Another verse that is relevant for the discussion of a possible free will theodicy is Deut. 30:15-20. Within that passage, the writer beckons the Israelites to choose to wholeheartedly follow Yahweh in a single-minded fashion. He says, “I call heaven and earth to witness against you today, that I have set before you life and death, blessing and curse. Therefore choose life, that you and your offspring may live.” The author believes the Israelites ought to make meaningful decisions or exercises of their will to rely and hold fast to their covenant-keeping God. The Israelites were obligated to keep the commandments of God found within the covenant. Doing so would bring about the blessings of God and failing to do so would bring about the curses found within the book. Our decisions are not illusory or meaningless. They indeed matter and have the ability to honor and please God.
All that being said, I am hesitant to truly and honestly “argue” from the Bible for a free will theodicy. I believe that Adam and Eve’s sin brought about the death and sin we see around us. The human condition is owing to the cancer that is original sin. That is a biblical idea. But I frequently hear people appeal to the free will of man to try to apologetically explain the great suffering of the world around us. Apologists argue that “God is responsible for the fact of free will but not the acts of free will.” The free will we are said to possess is the libertarian kind which is supposedly incompatible with the foreordination of God. My problem is that Scripture never makes or builds a free will theodicy in that sense. John Frame argues against this type of free will highlighting the following issues:
Scripture does teach man is, or can be, free in certain senses. (1) He does what he wants to do, acting in accordance with his desires, whether they are holy or wicked. (2) Adam had the freedom or ability to choose either good or evil. The Fall removed this freedom or ability from us, for fallen creatures can do only what is evil (Gen. 6:5; 8:21; Isa. 64:6; Rom. 3:10). But redemption restores this freedom to those who believe (2 Cor. 5:17). (3) Redemption brings us to an even higher freedom, a freedom from sin and its effects altogether (John 8:32). (4) We are free in the sense that we are not helpless victims of historical determinism. Scripture does not allow us to plead deficiencies in heredity, environment, psychological balance, self-esteem, and so on, as excuses for violating God’s commandments.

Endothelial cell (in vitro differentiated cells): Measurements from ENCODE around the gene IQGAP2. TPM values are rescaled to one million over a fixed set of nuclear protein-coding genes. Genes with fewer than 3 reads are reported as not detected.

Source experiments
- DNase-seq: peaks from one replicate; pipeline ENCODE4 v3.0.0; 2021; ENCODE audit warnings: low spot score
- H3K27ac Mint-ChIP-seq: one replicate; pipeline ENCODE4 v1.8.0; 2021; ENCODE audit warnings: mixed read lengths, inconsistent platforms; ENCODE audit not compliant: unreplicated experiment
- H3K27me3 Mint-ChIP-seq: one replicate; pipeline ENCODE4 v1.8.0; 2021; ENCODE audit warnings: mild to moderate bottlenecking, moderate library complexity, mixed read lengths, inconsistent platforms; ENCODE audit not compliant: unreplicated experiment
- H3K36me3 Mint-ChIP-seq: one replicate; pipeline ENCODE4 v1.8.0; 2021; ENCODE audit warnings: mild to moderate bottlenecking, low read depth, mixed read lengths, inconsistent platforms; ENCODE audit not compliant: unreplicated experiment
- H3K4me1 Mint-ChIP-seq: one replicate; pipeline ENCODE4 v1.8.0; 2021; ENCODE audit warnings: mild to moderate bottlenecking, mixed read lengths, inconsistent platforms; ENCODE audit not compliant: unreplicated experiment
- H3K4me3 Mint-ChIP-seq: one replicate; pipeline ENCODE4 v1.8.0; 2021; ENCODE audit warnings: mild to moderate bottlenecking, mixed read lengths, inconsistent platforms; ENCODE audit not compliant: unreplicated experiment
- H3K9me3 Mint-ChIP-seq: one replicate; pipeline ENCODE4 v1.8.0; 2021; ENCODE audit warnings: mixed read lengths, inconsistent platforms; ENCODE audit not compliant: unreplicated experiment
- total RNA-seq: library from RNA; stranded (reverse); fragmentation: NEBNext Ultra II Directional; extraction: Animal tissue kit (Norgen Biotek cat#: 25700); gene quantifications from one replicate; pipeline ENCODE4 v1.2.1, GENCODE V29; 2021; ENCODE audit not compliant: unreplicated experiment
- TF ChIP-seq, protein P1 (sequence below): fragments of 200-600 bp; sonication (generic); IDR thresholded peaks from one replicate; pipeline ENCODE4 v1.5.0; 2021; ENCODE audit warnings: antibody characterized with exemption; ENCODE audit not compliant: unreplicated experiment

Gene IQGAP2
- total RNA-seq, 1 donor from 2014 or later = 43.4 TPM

Blame for evil rests exclusively on creatures when evil events occur (Gen. 50:20; Acts 2:23, 4:27) yet Scripture does not teach that man’s free choices are not in any way foreordained or caused by God. D.A. Carson opts for an appreciation of both the sovereignty and responsibility texts because they exist side by side in the same pericopes.
Some might argue that the Deuteronomy 30:19 passage implies a libertarian model of freedom. This idea should be rejected though for the injunctions to choose Yahweh, and the tests which God administers to men and nations, are not given to evoke metaphysical definitions concerning the nature and limitations of human freedom, but to command committed assent and obedience. The author did not intend for those passages to function like that. Furthermore, there does not seem to be this idea that our choices are somehow undetermined, uninfluenced, or unaffected by our state/heart within the Bible. Our actions would be coerced and therefore not free if someone held a gun to our heard (freedom from the gun) or biologically changed our neurological makeup to influence how we make decisions (freedom from the machine). Yet, we do not have the freedom to transcend our own seat of choosing/willing (the heart). It also is important to appreciate that even the “choose life” passage is preceded by God’s work of circumcising the hearts of the Israelites “so that [they] may love him with all [their] heart and will all [their] soul, and live. (Deut. 30:6)” A reformation of the heart must occur for the ability to obey is actualized. Thaddeus J. Williams argues in his book Love, Freedom, and Evil: Does Authentic Love Require Free Will? that actions God commands humans to do are always fulfilled or accomplished through the help of divine assistance. God gives what he commands. Because of that and other considerations, I rarely invoke a free will theodicy.
Douglas J. Moo, The Epistle to the Romans. (Grand Rapids, MI.: Eerdmans, 1996), 230.
 Thomas R. Schreiner, Romans. (Grand Rapids, MI.: Baker, 1998), 275-276.
 John Calvin and Henry Beveridge, Institutes of the Christian Religion. (Grand Rapids, MI.: Eerdmans, 1989), 233.
 Martin Luther and William Hazlitt, The Table Talk of Martin Luther. (London, UK.: Bohn, 1857), 119.
 John M. Frame, Apologetics to the Glory of God: An Introduction. (Phillipsburg, NJ.: P&R Pub., 1994), 160.
 Frame lists the following verses where God’s sovereignty extends to specifically evil choices: Prov. 16:9; Luke 24:45; John 6:44, 65; Acts 2:47, 11:18, 13:48, 16:14; Rom. 8:28, 9, Eph. 2:8-9; Phil. 1:29.
 D.A. Carson, Divine Sovereignty and Human Responsibility: Biblical Perspectives in Tension. (Atlanta, GA.: John Knox Press, 1981.), 8.
 Ibid., 23.
 This idea is from Thaddeus J. Williams, Love, Freedom and Evil: Does Authentic Love Require Free Will?(Amsterdam: Rodopi, 2011.), 37-42.
 Williams, 131-158.